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Some Questions About Hacking/Security for beginners

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ZeroOne

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Post Tue Apr 24, 2012 7:48 am

Some Questions About Hacking/Security for beginners

Hello everyone ::),

Well well how to start, I will try to make this short, so firstly I am an undergraduate student I did not graduate yet still one year to go, I took a gap-year to have some working experience (6 months left to go back to college), my major is electronics and computer engineering, so basically I do have a good background of how circuits works inside a computer, I have worked on couples of projects on how to build up a memory and install a command program inside a processor using C++, that’s on the electronic side it actually taught me how computers works from the inside I don’t really know if that would help me in the hacking field. On the computer section I learned how to program in Java, so you could say am in between intermediate-advanced java programmer, also I studied networks, all the ISO layers and how they interact together.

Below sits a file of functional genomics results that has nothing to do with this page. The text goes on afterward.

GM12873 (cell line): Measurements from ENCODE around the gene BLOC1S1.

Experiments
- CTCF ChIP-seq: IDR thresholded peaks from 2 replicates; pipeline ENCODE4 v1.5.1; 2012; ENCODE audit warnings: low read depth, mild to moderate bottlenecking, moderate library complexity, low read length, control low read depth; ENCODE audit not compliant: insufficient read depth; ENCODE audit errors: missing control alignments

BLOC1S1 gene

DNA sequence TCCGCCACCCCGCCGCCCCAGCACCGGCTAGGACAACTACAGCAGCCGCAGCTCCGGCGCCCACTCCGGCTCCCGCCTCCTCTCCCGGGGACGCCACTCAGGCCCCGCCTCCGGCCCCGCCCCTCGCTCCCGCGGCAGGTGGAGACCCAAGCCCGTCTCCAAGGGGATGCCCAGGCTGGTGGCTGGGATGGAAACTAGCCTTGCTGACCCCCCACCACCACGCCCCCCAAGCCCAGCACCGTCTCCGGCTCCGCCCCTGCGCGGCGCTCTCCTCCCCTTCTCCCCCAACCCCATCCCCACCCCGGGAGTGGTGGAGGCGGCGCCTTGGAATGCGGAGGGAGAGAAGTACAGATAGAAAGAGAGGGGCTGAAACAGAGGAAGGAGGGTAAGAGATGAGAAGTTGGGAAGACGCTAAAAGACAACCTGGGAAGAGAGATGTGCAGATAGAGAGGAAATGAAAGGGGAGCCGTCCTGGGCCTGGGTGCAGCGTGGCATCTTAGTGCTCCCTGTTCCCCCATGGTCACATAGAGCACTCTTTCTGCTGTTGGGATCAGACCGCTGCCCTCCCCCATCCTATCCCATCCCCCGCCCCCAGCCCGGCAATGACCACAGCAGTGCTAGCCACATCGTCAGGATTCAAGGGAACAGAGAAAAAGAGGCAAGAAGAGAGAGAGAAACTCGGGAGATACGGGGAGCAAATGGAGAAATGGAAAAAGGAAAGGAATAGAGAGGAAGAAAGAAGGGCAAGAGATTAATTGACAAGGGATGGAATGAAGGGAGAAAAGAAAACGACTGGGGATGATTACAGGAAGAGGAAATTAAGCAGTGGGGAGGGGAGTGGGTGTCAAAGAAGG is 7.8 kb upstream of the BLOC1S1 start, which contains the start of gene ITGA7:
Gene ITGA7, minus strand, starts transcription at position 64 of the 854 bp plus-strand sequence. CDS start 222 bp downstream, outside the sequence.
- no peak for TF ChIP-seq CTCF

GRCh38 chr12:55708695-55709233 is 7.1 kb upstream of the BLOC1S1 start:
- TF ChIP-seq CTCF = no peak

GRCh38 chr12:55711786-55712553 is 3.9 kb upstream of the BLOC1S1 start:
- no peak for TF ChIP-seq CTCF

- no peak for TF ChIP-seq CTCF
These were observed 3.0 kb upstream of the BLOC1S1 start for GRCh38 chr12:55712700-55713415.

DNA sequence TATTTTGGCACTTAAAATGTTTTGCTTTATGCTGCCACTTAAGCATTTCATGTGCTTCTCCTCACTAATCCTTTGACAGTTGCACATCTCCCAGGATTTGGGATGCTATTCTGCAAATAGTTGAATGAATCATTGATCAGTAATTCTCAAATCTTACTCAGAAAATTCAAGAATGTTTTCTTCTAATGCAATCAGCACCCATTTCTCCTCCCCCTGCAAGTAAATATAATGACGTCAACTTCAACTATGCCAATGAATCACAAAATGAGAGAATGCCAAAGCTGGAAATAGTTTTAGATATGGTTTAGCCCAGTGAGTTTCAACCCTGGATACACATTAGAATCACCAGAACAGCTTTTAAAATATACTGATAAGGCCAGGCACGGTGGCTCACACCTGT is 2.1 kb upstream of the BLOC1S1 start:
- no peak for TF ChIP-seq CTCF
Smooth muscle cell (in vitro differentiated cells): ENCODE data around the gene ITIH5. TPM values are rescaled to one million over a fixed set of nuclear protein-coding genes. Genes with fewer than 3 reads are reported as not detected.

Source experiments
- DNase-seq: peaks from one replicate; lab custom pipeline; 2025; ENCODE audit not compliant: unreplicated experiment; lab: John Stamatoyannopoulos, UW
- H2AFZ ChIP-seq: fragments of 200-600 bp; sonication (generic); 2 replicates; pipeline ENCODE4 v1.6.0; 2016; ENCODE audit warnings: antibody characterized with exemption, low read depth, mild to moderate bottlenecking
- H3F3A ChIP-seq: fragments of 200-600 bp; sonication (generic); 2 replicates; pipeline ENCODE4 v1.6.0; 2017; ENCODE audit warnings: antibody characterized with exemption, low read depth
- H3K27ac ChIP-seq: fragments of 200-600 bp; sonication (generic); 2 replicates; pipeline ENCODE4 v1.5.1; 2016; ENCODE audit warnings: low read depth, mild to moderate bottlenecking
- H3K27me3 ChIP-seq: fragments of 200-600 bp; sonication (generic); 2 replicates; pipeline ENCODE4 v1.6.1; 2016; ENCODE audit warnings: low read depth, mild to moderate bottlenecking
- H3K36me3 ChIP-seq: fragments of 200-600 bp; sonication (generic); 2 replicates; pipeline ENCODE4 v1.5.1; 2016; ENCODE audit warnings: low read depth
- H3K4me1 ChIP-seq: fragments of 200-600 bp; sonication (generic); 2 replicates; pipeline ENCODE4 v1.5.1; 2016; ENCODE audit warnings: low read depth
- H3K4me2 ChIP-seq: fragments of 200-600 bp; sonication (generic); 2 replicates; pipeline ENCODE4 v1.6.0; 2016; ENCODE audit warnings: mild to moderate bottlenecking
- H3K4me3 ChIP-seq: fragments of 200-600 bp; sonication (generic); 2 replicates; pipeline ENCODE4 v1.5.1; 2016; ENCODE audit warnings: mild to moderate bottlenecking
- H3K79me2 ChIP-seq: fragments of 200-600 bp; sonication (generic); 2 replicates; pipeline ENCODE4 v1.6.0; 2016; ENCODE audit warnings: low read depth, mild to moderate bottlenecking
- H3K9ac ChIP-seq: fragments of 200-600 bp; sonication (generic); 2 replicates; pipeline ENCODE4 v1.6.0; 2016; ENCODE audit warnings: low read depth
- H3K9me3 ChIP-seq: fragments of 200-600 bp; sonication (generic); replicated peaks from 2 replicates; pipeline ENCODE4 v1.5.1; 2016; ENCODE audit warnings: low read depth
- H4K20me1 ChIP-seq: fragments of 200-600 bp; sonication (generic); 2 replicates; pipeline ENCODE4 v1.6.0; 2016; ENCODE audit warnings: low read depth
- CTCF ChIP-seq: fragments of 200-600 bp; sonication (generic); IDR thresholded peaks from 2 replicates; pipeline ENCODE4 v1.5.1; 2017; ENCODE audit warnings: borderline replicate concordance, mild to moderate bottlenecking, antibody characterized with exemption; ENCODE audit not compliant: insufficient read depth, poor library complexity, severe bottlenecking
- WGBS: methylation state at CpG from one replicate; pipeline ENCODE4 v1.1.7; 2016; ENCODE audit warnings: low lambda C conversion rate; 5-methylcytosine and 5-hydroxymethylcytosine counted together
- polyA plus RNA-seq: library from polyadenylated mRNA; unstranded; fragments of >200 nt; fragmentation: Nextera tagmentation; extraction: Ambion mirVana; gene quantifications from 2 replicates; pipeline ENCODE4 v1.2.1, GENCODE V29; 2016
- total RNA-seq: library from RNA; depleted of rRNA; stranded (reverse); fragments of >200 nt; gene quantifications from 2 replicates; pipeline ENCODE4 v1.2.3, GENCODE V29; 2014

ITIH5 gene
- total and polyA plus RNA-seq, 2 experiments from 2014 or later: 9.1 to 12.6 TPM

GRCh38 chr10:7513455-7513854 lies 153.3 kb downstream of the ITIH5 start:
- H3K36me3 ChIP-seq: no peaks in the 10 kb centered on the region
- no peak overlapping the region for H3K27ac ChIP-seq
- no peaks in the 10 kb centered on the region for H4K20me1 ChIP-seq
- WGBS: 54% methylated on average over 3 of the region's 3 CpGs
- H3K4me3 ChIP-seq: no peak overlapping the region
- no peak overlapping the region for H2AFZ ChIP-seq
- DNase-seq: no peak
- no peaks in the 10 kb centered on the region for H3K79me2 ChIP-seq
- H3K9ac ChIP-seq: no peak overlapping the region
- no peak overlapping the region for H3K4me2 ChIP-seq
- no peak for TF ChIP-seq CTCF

Now, I love computers mostly when it comes to secure/crack a system or what so ever, so my plan is to get a foot into security field after graduation... I have done a lot of reading on how to get a foot into security field; I have chosen “networks” for that.
I have got no experience at all in hacking, actually I had few ones when I was 14, hacked my teachers computer to get final exams (only for the modules which I didn’t really think it would help me in future) using some noobs tools like sub7 when it was all over the internet back in the days, not a very good thing to do though. So what I am saying is I have no basic experience in hacking field at all and need to start from scratch.